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JONESVILLE — A winter weather forecast for Southwest Virginia this week already has Southwest Virginia school divisions looking at how virtual instruction during the pandemic can be adapted for snow days.

Lee County Schools Superintendent Brian Austin on Monday announced that the division will operate remote classes with limited exceptions starting on Tuesday until Christmas vacation and then for the first full week of January until starting in-person classes on Jan.11. The move is because of forecasts for inclement weather, he said.

“We are already scheduled for remote learning every Friday,” Austin said, adding that the in-person class shutdown gives students and teachers some consistency this week.

Norton City Schools Superintendent Gina Wohlford says that, while Norton students returned to school on Monday after the Thanksgiving holiday, her staff are readying for possible school delays or closings by using remote learning.

“We still have a 2-hour delay option, and a complete closure option in extreme cases,” Wohlford said, “but hope to use a virtual learning day — Non Traditional Instruction (NTI) day — option when weather would normally have prevented us from having school in previous years.”

Wohlford said that the city schools will have three options for weather related school schedule changes: two-hour delay, the standard non-traditional remote learning day as used for Fridays, and a complete school closing when weather has impacted utilities and power in the city. When remote learning is chosen for a weather day, teachers will be available 9 a.m. to 3 p.m. by online or other communication methods to answer questions about coursework.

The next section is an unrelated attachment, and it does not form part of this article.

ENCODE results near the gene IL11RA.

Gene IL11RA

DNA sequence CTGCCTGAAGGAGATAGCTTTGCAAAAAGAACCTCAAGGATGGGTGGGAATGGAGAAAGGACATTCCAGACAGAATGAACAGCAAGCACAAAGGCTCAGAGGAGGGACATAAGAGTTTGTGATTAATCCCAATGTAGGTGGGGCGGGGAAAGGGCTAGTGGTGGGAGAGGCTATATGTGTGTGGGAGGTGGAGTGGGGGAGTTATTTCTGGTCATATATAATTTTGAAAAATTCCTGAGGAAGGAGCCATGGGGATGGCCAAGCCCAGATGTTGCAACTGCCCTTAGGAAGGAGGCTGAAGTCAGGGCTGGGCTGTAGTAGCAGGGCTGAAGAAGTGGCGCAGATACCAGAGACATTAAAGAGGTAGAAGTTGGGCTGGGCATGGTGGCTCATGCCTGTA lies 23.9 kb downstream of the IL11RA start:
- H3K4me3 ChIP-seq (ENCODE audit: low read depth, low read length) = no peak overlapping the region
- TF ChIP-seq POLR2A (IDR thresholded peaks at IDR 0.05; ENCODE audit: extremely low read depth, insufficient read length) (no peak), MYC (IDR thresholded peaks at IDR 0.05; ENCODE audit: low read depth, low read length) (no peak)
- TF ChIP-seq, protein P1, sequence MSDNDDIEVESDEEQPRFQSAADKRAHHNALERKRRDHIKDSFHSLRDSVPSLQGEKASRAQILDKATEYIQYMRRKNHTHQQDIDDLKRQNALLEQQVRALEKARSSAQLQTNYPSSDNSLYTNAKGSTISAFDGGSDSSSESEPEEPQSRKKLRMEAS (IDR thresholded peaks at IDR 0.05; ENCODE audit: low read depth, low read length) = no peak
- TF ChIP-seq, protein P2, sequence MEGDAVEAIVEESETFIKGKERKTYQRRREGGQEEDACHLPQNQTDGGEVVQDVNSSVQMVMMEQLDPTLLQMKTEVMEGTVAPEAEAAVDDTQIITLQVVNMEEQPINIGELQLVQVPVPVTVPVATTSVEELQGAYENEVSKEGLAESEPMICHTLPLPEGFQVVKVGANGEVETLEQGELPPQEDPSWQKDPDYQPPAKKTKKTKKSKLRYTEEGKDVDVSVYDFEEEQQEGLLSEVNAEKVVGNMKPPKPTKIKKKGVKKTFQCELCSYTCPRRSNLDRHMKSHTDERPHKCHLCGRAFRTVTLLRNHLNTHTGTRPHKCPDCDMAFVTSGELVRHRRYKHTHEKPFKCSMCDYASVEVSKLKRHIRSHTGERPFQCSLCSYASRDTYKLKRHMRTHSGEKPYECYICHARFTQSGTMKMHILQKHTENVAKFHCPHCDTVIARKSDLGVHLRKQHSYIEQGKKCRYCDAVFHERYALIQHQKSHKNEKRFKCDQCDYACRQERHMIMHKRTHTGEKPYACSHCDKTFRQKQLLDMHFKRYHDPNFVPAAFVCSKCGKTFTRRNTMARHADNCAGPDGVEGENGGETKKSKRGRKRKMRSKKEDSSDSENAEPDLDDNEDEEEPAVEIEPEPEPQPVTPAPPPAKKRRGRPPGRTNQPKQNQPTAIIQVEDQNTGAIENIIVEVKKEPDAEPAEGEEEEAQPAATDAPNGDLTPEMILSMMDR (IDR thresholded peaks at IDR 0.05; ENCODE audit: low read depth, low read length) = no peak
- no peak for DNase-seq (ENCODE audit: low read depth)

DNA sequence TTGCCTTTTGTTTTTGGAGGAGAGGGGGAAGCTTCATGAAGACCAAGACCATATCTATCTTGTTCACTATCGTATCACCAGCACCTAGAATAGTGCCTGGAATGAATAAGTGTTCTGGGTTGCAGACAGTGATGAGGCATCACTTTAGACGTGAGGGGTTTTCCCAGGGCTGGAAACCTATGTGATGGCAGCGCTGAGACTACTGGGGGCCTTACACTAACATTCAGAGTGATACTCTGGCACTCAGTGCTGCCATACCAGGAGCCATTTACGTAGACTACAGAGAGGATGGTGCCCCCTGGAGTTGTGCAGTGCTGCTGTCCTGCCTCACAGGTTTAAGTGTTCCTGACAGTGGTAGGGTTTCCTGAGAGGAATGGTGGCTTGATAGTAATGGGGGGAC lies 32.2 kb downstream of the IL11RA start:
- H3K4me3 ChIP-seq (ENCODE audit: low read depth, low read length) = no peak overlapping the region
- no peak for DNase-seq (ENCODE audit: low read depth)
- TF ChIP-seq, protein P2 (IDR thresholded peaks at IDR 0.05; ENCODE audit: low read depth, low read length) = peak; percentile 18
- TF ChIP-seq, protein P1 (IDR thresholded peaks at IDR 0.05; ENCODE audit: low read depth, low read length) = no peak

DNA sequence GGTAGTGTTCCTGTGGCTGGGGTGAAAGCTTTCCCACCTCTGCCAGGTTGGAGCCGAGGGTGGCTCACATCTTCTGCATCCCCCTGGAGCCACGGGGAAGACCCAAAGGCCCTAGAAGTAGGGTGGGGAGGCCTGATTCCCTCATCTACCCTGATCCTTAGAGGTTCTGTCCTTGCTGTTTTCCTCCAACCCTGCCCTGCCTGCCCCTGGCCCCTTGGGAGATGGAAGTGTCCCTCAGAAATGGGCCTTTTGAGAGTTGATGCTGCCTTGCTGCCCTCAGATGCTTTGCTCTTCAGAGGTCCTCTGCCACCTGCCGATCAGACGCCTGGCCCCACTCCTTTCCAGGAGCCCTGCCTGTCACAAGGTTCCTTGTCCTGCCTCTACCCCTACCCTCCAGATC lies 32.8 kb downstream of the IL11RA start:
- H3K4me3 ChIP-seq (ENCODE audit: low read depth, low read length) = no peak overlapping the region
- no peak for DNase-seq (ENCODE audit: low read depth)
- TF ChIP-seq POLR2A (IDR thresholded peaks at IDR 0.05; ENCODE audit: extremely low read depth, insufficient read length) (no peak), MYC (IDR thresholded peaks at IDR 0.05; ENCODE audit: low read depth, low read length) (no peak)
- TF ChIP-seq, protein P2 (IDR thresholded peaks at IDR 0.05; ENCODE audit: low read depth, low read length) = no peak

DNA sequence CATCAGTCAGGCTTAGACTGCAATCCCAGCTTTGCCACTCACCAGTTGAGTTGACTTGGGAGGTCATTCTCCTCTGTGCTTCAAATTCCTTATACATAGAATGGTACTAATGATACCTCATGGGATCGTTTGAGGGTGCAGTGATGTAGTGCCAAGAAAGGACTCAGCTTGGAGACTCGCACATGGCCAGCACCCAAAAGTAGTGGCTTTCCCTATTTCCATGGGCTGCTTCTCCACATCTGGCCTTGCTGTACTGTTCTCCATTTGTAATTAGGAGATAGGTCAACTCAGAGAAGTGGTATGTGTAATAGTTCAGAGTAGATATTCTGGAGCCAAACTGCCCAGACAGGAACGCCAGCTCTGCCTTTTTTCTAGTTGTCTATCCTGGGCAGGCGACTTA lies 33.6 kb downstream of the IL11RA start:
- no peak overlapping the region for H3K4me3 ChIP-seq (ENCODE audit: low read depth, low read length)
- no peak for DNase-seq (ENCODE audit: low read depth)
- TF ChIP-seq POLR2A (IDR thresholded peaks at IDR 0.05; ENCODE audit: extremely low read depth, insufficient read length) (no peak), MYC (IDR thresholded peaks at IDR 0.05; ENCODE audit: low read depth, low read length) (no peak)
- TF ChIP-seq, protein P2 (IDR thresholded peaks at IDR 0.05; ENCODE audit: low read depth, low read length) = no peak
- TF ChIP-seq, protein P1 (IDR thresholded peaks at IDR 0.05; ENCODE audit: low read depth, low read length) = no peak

When the weather forces a schedule change in Norton schools, Wohlford said, announcements for a two-hour delay will be announced through radio and television by 6:30 a.m. If a weather delay is changed to non-traditional classwork, that decision will be made no later than 8:30 a.m.

Assistant Superintendent Jason Smith said Scott County does not have any snow days built into its school calendar. The board approved an inclement weather plan for this year in November.

“If conditions are right, those will be a virtual learning day for our kids,” Smith said. “If there are massive power outages, issues as far as being able to provide equitable learning, then that would be a closed day for us, but we plan on providing virtual learning on our snow days whenever possible to do that.”

In Wise County, Superintendent Greg Mullins said that, generally, virtual instruction would be used where division staff had a few days’ lead time for severe weather forecasts.

“If we have some warning, we can have teachers tell their students what they’ll need to take home with them,” Mullins said.

Mullins said the likelihood of a remote instruction day is low if bad weather happens with little or no warning. In cases where a longer period of winter weather is forecast early enough, remote learning becomes a more practical option, he added.

“I had this discussion with someone a few days ago,” Mullins said. “I looked back at when I was a student and remembered how many students always looked forward to a snow day.”